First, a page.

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Perceived microaggressions in health care: A measurement study

  • Daniel Cruz ,

    Roles Conceptualization, Data curation, Formal analysis, Investigation, Methodology, Project administration, Writing – original draft, Writing – review & editing

    Affiliations Department of Professional Psychology & Family Therapy (PPFT), Seton Hall University, South Orange, New Jersey, United States of America, Family Medicine Residency Program, Hackensack Meridian Health Mountainside Hospital, Verona, New Jersey, United States of America

  • Yubelky Rodriguez,

    Roles Investigation, Project administration, Writing – original draft, Writing – review & editing

    Affiliation Department of Professional Psychology & Family Therapy (PPFT), Seton Hall University, South Orange, New Jersey, United States of America

  • Christina Mastropaolo

    Roles Conceptualization, Project administration, Writing – original draft, Writing – review & editing

    Affiliation Department of Professional Psychology & Family Therapy (PPFT), Seton Hall University, South Orange, New Jersey, United States of America


The current study examined the psychometric properties of the Microaggressions in Health Care Scale (MHCS), including factor structure, measurement invariance, and internal consistency reliability. We used a cross-sectional research design to study perceived racial microaggressions, discrimination, and mental health in 296 African American and Latino respondents. Participants completed measures that assess healthcare microaggressions and daily discrimination as well as the Depression, Anxiety and Stress Scale (DASS-21). Results revealed that the MHCS has promising psychometric properties. The confirmatory factory analysis (CFA) revealed that the MHCS is a unidimensional scale. Multi-group CFAs provided evidence of measurement invariance across racial / ethnic groups and gender. The internal consistency reliability of the scale was .88 for the overall sample. Microaggressions correlated with daily discrimination scores (r = .67), as well as mental health symptoms (r’s = .40 –.52). The MHCS is a brief, valid, and reliable measure that can be used to assess and monitor racial and cultural forces that shape patient-provider interactions. This study concludes with a discussion of the ongoing need for research on microaggressions in healthcare as well as implications for future research.


Racial minorities have been pervasively marginalized because of racism and oppression. This social problem has had measurable effects on the health and well-being of people of color and on society as a whole. Racial discrimination is still widespread and is a significant social determinant of minority population health. The health disparities literature suggests that racism is responsible, in part, for the increased morbidity and mortality rates observed among racial minority groups [1]. Furthermore, racial discrimination is understood to be a complicated construct in that it occurs in both obvious as well as subtle ways. For example, researchers have found that racism can occur explicitly through blatant discriminative encounters, as well as through microaggressions [23].

Microaggressions are broadly defined as behaviors that ambiguously disempower racial minorities. Microaggressions are brief and subtle verbal and/or non-verbal denigrating messages directed towards ethnic and/or racial minorities that carry the weight of the offending party’s implicit bias, often below their own conscious awareness [46]. In response to qualitative analysis and scholarly literature on racism, Sue [3] proposed a taxonomy of racial microaggressions with implications for practice, education and training, and research. The author identified three categories of microaggressions: 1) microassaults, 2) microinsults, and 3) microinvalidations. Microassaults are explicit physical, verbal, or non-verbal acts of racism or discrimination that communicate that the targeted party is of lesser worth. Microinsults are messages that are insensitive and disparaging to a person’s racial identity or background, such as implying that a racial minority did not earn their position. Microinvalidations are behaviors that negate, neutralize, or deny the experiences of People of Color (e.g., racially insensitive comments such as “I don’t see color” and/or “We are all the same”). Despite the sound theoretical framework associated with microaggressions, some researchers argue that empirical testing of this concept remains insufficient [7]. More research is needed however to test the veracity of these arguments given that microaggressions are, by nature, ambiguous, complex, and multidimensional.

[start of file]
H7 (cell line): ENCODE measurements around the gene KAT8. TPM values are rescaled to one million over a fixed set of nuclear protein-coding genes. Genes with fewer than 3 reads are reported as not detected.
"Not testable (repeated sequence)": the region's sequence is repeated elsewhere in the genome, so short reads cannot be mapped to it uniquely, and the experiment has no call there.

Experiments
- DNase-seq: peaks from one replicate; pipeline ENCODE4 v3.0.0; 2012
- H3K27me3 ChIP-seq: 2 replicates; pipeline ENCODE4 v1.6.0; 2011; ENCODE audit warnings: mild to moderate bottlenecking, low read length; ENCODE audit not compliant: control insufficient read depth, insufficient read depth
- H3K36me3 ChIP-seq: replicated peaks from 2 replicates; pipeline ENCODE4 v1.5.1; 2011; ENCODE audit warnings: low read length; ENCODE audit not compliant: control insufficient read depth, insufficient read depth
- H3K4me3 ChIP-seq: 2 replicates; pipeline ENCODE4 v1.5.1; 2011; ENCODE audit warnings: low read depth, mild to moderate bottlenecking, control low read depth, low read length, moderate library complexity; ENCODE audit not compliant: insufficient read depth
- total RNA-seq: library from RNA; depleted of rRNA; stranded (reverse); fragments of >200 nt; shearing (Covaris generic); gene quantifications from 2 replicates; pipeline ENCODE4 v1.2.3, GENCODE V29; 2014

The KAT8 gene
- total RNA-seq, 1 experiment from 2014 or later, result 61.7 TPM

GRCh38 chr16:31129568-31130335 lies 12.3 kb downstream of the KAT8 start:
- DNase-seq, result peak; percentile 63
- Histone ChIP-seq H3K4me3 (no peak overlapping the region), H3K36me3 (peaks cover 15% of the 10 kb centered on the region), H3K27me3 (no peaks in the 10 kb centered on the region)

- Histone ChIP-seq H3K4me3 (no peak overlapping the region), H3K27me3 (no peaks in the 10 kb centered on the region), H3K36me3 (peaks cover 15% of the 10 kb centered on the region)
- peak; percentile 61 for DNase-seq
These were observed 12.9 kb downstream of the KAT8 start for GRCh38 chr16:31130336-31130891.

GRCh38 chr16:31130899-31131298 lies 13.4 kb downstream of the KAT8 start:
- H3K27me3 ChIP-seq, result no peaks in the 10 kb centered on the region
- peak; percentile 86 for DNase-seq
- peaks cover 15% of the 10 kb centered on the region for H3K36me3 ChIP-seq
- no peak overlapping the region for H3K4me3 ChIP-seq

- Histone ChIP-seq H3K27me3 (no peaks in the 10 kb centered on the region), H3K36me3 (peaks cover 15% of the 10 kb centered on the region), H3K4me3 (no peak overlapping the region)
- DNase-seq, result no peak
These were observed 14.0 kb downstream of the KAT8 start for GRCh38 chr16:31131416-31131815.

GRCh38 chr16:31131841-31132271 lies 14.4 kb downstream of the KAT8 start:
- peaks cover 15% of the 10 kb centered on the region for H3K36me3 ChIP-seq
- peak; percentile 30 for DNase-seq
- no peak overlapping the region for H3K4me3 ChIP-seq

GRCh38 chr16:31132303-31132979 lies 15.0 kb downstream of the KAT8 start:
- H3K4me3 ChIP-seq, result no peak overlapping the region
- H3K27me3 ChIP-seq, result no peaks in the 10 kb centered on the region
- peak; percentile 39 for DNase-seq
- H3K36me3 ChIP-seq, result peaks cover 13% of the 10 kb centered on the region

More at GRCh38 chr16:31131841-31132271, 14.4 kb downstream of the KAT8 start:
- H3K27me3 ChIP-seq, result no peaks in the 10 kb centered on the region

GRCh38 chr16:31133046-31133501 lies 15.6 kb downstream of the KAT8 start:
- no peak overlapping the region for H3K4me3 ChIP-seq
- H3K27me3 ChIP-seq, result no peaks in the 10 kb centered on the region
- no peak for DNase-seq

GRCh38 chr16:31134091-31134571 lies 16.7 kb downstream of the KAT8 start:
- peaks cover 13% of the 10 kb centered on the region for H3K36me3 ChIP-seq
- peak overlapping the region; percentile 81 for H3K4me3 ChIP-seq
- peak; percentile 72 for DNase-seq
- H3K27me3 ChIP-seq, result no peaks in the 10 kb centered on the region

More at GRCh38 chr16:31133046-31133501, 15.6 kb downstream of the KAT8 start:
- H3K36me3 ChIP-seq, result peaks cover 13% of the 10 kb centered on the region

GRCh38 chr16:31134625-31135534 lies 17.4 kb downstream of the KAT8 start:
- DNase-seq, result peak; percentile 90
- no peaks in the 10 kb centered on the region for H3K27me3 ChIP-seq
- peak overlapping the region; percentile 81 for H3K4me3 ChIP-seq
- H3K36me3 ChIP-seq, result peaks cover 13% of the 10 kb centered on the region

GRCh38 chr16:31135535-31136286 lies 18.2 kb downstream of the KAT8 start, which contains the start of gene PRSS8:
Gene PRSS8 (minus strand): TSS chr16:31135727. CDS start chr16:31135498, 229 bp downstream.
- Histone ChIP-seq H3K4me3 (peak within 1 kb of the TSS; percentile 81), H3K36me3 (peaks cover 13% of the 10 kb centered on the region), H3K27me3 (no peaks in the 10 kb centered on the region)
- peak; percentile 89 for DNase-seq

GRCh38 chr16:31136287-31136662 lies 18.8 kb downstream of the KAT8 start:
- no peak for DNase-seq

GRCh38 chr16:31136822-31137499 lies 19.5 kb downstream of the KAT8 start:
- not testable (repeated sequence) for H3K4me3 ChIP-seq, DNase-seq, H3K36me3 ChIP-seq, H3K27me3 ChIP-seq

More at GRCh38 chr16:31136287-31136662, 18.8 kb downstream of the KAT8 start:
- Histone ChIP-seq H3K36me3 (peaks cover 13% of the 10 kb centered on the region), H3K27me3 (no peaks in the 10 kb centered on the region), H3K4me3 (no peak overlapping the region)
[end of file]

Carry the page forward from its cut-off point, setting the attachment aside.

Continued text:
The types of prejudice and perceived stigma that are associated with microaggressions have also been found to adversely impact minorities and to be correlated with mental health problems [814]. For example, Nadal et al. [15] found that people who had experienced racial microaggressions were more likely than those who had not to report mental health issues such as depression, anxiety, negative affect (or a negative view of the world), and poor behavioral control. In addition, a recent investigation revealed that racial microaggressions were significantly and positively associated with cultural mistrust, which, in turn, related to lower levels of well-being [16].

Healthcare microaggressions refer to implicit discrimination within the healthcare setting, whereby treatment providers who are in positions of authority inadvertently marginalize members of minority groups through culturally insensitive interactions [17]. Healthcare microaggressions originate from the concept of aversive racism; i.e., those in the dominant culture (often in positions of power) deny their prejudices, based on their adherence to egalitarian ideals [2]. More contemporary models propose that healthcare microaggressions represent institutional betrayal, which reflects the systematic organizational practices that fail to respond to discrimination and microaggressions appropriately (e.g., lack of clear surveillance policies or accountability procedures, normalizing culturally insensitive interactions) [18].